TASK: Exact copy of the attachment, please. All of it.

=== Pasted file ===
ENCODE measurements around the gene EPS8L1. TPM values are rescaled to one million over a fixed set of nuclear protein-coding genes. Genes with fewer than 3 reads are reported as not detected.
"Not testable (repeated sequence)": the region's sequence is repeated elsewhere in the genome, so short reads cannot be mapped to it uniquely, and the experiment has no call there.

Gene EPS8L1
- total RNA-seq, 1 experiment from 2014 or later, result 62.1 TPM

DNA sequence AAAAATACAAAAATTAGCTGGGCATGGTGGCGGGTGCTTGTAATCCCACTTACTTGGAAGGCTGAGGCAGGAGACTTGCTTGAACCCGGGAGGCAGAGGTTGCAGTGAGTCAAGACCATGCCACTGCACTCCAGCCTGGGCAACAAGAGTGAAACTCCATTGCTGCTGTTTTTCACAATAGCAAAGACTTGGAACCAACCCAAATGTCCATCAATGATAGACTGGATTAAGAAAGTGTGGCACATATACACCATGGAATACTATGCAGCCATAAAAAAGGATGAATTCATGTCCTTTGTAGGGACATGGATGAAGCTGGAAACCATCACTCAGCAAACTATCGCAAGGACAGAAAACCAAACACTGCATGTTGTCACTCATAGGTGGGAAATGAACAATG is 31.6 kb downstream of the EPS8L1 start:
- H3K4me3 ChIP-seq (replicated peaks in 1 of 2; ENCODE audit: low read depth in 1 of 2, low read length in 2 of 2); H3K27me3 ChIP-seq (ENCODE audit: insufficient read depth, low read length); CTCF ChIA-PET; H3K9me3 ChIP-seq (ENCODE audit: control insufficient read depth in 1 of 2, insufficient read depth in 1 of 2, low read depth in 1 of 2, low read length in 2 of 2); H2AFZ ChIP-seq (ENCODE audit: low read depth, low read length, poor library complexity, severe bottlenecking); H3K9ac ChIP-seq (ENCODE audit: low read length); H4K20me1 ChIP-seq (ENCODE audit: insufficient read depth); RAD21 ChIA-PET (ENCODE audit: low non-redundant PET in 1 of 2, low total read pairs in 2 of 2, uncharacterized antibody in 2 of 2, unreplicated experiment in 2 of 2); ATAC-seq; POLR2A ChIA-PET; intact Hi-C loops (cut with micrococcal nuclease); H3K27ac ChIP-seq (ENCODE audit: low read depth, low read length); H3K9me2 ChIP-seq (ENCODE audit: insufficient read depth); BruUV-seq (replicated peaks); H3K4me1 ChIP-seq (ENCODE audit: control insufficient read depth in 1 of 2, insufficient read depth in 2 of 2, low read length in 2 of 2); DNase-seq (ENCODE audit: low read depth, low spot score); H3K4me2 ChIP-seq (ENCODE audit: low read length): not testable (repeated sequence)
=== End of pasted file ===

ENCODE measurements around the gene EPS8L1. TPM values are rescaled to one million over a fixed set of nuclear protein-coding genes. Genes with fewer than 3 reads are reported as not detected.
"Not testable (repeated sequence)": the region's sequence is repeated elsewhere in the genome, so short reads cannot be mapped to it uniquely, and the experiment has no call there.

Gene EPS8L1
- total RNA-seq, 1 experiment from 2014 or later, result 62.1 TPM

DNA sequence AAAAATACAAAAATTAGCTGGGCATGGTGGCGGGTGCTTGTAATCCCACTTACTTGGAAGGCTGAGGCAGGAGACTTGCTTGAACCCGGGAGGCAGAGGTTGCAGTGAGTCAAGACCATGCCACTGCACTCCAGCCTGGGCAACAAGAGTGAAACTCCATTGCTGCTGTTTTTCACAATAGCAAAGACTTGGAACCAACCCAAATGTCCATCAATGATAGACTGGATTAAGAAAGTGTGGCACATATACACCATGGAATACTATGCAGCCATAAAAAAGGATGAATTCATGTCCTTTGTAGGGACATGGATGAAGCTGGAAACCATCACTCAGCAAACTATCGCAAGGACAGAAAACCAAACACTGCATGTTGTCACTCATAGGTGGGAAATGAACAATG is 31.6 kb downstream of the EPS8L1 start:
- H3K4me3 ChIP-seq (replicated peaks in 1 of 2; ENCODE audit: low read depth in 1 of 2, low read length in 2 of 2); H3K27me3 ChIP-seq (ENCODE audit: insufficient read depth, low read length); CTCF ChIA-PET; H3K9me3 ChIP-seq (ENCODE audit: control insufficient read depth in 1 of 2, insufficient read depth in 1 of 2, low read depth in 1 of 2, low read length in 2 of 2); H2AFZ ChIP-seq (ENCODE audit: low read depth, low read length, poor library complexity, severe bottlenecking); H3K9ac ChIP-seq (ENCODE audit: low read length); H4K20me1 ChIP-seq (ENCODE audit: insufficient read depth); RAD21 ChIA-PET (ENCODE audit: low non-redundant PET in 1 of 2, low total read pairs in 2 of 2, uncharacterized antibody in 2 of 2, unreplicated experiment in 2 of 2); ATAC-seq; POLR2A ChIA-PET; intact Hi-C loops (cut with micrococcal nuclease); H3K27ac ChIP-seq (ENCODE audit: low read depth, low read length); H3K9me2 ChIP-seq (ENCODE audit: insufficient read depth); BruUV-seq (replicated peaks); H3K4me1 ChIP-seq (ENCODE audit: control insufficient read depth in 1 of 2, insufficient read depth in 2 of 2, low read length in 2 of 2); DNase-seq (ENCODE audit: low read depth, low spot score); H3K4me2 ChIP-seq (ENCODE audit: low read length): not testable (repeated sequence)